Also to Broun’s advantage: He speaks for the religious Right. In the South, religion and politics have always been separated by only the thinnest of walls, and in Broun’s case, the line between religious and political fervor is particularly slim. “He really believes that the Lord wanted him to be a congressman,” says a source close to Broun.

One politico says that Broun made the final decision to pursue a congressional career during his days as a volunteer lobbyist for the Safari Club International, a group that advocates for conservation and hunters. His work with the Safari Club on Second Amendment issues helped to pique his interest in the Constitution. Broun remains an avid hunter. When I stopped by his Hill office, the first thing I noticed was that hunting trophies covered almost every wall. When he had to move offices a few months ago, the movers made quite a scene parading the heads of wild animals through the halls of the Rayburn House Office Building.

Broun doesn’t hunt just for the trophies. “If I shoot it, I’m gonna eat it,” he says. His warthog was particularly toothsome. “It’s actually pork,” he explains. “I had roast warthog, it was cooked in a French style. I’m a French cook myself, and I like to cook things with some fancy sauces and stuff that I’ll make at home. That was excellent.”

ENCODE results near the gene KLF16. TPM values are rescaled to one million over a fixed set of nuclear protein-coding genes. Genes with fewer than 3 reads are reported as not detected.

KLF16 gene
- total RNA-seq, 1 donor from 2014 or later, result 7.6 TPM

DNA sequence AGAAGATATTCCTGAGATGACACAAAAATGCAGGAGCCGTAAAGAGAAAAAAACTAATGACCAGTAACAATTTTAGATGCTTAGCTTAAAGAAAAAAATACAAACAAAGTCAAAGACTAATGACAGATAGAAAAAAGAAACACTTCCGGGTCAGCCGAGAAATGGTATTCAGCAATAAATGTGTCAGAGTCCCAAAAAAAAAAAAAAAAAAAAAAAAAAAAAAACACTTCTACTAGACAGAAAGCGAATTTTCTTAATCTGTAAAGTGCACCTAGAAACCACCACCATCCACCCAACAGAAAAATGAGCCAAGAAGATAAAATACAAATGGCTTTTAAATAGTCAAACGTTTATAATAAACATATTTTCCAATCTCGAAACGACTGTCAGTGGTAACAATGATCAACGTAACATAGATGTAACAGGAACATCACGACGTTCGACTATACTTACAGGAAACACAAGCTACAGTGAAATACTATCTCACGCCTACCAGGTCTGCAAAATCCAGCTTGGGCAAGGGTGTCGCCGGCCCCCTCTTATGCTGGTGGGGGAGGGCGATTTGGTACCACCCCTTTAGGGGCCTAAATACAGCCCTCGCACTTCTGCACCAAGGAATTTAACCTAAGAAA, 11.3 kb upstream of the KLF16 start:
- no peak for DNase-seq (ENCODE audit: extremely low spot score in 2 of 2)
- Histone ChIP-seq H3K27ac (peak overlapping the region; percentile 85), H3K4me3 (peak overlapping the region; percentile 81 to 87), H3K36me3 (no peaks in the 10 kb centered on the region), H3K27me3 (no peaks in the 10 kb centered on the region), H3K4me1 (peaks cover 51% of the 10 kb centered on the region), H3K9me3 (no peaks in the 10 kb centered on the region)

The only thing he didn’t especially care for was the lion. “The lion wasn’t particularly tasty,” he says. “It was kind of chewy, but I ate it too.”

Broun first attempted to enter politics in the ’90s. He ran unsuccessfully for the House twice and for the Senate once before finally pulling off a victory in a special House Republican primary against state senator Jim Whitehead in 2007.

Whitehead had endorsements from most of the state’s prominent Republicans — and a lot more money, to boot — but Broun campaigned heavily among Evangelical Christians and ran as an outsider candidate. Sources say he also took out a large personal loan to help fund the campaign, which surprised some political observers because he’d declared bankruptcy in the 1980s. Broun won by 394 votes, astonishing many in the state GOP.

And so far, sources say, he’s remained immune to the altering effects of Washington. One Georgian operative describes Broun as a freedom fighter in Congress surrounded by big-government bureaucrats.

“I think there are members of the delegation who, if you parachuted them into 1960s Hungary, would take up Communism in two weeks,” the operative says. “They would be whatever they had to be to win, and that’s really not Paul Broun, he really believes in what he says.”

“You’ll be talking to him, and something will come up and he’ll put his hand on your shoulder and, ‘You mind if I pray with you about that?’” adds a friend of Broun’s. “And he’ll just start praying, in regular conversation. You could be out in public at some public event and he’ll stop and pray with you.”

As he sits in his office, surrounded by taxidermy, Broun says that in spite of his critics’ naysaying, he can win. “Georgians in the grassroots activist community,” he says, know him and consider him an ally. The race doesn’t look easy, but it seems safe to bet that Broun won’t stop believing.

 Betsy Woodruff is a William F. Buckley Fellow at the National Review Institute.